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Mission

Our Land Resilience project is Seeding Sovereignty’s effort to increase awareness of Indigenous ecological land practices and knowledge of first foods to transform the colonial-capitalist farming industry known as Big-Ag. The ceaseless colonization of Indigenous lands by this industry plays a key role in climate change and environmental destruction such as soil erosion, water pollution, loss of animal habitat and human death and suffering.

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Vision

The Land Resilience project seeds long-term change by increasing the engagement and representation of Indigenous Peoples in the agriculture industry who advocate for traditional land practices, renewable energy policy and community sovereignty. We work to support Indigenous farmers, organizers and entrepreneurs that are dismantling Big-Ag’s insidious reach and rebuilding with Indigenous ideologies to bring forth regenerative food systems and a compassionate economy. Seeding Sovereignty educates and organizes via direct actions, art builds, youth leadership development, organizer convenings, cultural events, articles, social media and so much more. Recognizing the increased dispersal of Indigenous people from rural reservations to urban centers, we also cover food sovereignty issues that resonate with urban populations. In all of our efforts, we highly prize the wisdom of our elders; this is a multi-generational effort to shift “Agri-business as usual” with Indigenous sovereignty and knowledge. By empowering disenfranchised Native communities, we encourage those who have had their histories rewritten, their ancestral landscapes reshaped and their traditional ecological knowledge ignored to reclaim their practices and contribute to fundamental societal change during this climate crisis that is fueled by environmental disaster caused by Big-Ag. 

Land Resilience Director

Over the past two years, our Land Resilience Director, Christine Nobiss, has taken a strong “No Big-Ag” stance in Iowa--in a state “outside” of Indian country but yet so significant to our ancestors as it lies between the Missouri and Mississippi Rivers. Christine has made great inroads into the environmental and social justice fights in Iowa but strives to create more awareness on issues facing Indigenous communities everywhere and build a larger network of organizers across the country working on the same issue.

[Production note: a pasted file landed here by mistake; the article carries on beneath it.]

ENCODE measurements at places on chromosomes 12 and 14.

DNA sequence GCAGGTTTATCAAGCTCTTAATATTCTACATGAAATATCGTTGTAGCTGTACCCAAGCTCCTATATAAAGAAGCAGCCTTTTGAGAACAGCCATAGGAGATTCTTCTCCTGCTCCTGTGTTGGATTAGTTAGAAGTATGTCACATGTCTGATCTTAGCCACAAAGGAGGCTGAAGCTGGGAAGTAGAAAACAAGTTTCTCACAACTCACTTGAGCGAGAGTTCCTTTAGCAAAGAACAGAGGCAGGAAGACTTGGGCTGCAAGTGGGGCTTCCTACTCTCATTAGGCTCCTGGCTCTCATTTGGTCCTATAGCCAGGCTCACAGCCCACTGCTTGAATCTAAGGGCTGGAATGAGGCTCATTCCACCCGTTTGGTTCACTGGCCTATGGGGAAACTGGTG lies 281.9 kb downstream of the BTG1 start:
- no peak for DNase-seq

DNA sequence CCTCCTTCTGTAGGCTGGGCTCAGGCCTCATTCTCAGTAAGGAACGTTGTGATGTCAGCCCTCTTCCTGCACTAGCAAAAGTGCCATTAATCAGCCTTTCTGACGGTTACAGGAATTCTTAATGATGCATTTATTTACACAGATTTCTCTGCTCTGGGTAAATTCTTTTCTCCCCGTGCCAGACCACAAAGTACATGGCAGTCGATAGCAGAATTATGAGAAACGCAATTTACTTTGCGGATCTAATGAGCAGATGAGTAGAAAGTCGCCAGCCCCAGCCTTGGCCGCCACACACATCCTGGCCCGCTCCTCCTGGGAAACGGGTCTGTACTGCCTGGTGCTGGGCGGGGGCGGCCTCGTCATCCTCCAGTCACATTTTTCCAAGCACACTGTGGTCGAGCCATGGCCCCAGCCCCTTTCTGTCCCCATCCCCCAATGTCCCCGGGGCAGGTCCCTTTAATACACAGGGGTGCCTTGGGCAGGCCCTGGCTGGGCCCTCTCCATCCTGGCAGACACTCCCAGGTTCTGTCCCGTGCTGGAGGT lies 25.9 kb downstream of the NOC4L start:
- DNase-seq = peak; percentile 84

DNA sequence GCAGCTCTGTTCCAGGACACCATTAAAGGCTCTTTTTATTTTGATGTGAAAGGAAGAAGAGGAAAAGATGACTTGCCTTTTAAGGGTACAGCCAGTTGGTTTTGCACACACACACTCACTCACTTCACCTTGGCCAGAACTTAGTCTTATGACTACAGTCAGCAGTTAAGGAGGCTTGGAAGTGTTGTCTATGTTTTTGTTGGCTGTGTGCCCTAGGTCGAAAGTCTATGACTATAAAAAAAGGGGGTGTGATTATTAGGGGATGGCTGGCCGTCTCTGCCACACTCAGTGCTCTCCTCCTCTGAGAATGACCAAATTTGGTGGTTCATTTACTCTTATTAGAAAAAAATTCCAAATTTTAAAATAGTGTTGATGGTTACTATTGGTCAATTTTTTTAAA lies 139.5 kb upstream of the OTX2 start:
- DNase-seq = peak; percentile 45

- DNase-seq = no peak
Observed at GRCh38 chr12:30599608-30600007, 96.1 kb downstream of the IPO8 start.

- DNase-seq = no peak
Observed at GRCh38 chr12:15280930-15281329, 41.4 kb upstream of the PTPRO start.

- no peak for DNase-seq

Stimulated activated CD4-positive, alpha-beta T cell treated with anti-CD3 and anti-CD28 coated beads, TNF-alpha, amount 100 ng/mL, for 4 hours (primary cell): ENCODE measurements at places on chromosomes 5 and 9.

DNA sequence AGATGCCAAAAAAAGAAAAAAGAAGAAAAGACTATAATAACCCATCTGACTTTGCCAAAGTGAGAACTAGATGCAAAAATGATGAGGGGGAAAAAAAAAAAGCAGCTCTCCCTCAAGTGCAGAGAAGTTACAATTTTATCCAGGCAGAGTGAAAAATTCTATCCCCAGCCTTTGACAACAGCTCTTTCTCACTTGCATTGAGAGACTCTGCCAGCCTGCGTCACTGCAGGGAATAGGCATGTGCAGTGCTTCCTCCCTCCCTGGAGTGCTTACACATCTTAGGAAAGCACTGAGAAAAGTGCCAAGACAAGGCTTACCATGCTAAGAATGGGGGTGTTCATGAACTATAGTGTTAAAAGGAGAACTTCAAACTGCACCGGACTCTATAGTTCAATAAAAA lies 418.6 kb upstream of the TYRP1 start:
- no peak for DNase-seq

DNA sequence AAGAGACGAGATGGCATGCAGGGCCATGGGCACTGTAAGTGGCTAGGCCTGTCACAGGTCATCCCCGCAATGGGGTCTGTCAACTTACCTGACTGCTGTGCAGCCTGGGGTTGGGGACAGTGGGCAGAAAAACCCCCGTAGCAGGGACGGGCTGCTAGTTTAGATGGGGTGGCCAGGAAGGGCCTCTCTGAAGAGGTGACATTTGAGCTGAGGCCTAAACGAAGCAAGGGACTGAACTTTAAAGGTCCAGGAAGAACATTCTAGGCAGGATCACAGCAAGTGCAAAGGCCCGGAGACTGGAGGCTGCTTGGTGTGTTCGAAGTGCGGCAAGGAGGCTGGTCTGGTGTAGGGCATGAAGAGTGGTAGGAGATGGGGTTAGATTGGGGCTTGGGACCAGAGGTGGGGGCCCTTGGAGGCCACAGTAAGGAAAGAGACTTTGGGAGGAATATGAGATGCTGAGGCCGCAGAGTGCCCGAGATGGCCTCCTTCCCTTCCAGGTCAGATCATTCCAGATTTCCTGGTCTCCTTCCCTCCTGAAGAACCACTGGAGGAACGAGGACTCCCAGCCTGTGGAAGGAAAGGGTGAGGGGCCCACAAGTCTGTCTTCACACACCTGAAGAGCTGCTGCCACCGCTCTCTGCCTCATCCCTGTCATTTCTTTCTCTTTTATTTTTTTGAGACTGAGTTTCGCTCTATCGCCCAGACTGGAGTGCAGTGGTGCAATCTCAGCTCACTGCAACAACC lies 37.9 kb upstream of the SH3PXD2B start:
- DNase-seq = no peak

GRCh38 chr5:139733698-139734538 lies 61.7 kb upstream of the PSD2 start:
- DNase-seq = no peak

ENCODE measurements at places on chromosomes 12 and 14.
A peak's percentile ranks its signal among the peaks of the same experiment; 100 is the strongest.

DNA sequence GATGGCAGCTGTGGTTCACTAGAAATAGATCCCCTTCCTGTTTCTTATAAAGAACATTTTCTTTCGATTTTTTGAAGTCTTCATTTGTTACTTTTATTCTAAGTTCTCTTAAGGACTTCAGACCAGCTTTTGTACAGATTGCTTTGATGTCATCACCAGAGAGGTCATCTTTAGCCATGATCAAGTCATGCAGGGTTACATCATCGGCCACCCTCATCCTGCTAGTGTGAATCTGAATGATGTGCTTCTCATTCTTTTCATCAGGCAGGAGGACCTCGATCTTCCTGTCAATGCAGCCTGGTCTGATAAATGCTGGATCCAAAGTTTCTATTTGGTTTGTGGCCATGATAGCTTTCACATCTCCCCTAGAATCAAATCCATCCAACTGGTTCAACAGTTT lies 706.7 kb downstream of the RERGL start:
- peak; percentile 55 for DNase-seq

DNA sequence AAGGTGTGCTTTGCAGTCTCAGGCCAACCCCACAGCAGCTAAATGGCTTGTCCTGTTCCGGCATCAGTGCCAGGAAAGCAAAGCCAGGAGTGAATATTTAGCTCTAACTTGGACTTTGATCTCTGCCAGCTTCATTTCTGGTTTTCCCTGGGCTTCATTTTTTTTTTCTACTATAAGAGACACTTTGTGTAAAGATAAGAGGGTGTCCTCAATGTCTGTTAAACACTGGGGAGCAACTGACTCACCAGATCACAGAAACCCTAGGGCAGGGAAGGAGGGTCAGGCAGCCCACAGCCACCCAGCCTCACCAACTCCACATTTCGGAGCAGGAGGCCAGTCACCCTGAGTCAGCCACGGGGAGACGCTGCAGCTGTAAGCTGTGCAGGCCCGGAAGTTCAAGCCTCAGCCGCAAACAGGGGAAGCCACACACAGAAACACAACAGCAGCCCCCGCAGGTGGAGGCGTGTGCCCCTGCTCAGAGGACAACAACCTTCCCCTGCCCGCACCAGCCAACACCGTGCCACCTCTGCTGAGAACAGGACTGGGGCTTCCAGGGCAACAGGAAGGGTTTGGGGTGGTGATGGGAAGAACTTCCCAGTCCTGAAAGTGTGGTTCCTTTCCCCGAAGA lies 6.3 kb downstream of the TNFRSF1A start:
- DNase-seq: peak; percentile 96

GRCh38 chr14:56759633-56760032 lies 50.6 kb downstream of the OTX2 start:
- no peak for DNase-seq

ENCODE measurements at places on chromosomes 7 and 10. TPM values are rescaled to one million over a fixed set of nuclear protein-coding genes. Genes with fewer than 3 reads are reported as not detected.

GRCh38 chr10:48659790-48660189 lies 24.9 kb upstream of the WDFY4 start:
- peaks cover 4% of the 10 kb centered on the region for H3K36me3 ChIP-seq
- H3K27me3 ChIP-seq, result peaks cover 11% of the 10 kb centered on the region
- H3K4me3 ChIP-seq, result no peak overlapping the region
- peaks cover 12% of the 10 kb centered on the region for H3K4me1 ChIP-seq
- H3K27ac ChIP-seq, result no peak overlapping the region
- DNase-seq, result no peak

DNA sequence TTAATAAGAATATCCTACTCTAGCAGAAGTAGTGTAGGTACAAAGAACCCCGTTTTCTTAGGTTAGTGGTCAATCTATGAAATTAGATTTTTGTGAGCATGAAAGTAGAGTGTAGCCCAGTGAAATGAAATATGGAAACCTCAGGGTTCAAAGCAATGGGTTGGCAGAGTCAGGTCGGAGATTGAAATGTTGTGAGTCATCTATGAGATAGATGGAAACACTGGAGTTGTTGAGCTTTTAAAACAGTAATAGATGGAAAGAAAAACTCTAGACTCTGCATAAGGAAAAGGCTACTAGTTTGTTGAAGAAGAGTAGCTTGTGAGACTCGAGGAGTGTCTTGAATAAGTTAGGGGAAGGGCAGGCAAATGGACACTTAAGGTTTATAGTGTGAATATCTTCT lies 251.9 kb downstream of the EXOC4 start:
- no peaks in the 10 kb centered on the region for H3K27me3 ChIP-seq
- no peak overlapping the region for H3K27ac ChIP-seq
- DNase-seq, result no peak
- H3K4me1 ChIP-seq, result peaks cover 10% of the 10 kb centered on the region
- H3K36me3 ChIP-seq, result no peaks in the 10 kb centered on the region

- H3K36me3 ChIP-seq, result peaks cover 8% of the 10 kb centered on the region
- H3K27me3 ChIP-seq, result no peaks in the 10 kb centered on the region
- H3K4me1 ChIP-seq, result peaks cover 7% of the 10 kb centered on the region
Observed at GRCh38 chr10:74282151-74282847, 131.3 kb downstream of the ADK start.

Current Objectives

1. Over the coming months until the next U.S. Presidential election, Seeding Sovereignty seeks to take advantage of our position in the key political state of Iowa, and work to get a statewide moratorium on new or expanding factory farms until Iowa has less than 100 polluted waterways. We are a member of the Iowa Alliance for Responsible Agriculture, the organization leading the charge on this issue. 

2. This past year, the Ag Gag was declared unconstitutional but a month later, the Iowa Legislature passed another version of the Ag Gag bill that again is being challenged in the court. Seeding Sovereignty will continue to push back on this ban until it is lifted. 

3. Over the next few months, we will produce another zine in our land decolonization series discussing checkerboarding on reservations, the new farm bill and its effects on Native American farmers, and the fact that 75 percent of reservation land is dedicated to agricultural and what this all means in regards to Indigenous sovereignty and regenerative land management. 

4. We are working to increase Indigenous presence at Farm Aid, the Women Food and Agriculture conference, and more white led farm organizations.

5. Host a convening for Indigenous organizations, individuals and tribal representatives to unite and move on issues caused by Big-Ag in our communities. 

6. Increase language in the Green New Deal concerning Indigenous sovereignty and traditional land and farming practices. 

Farm Aid 2018 - where Seeding Sovereignty arranged its first Land Acknowledgement, courtesy of Neil Young.

Farm Aid 2018 - where Seeding Sovereignty arranged its first Land Acknowledgement, courtesy of Neil Young.

Our Track Record

Drinking Water Protection Areas and the KXL

August 18, 2017 - Nebraska

Food Sovereignty on the Yakima Nation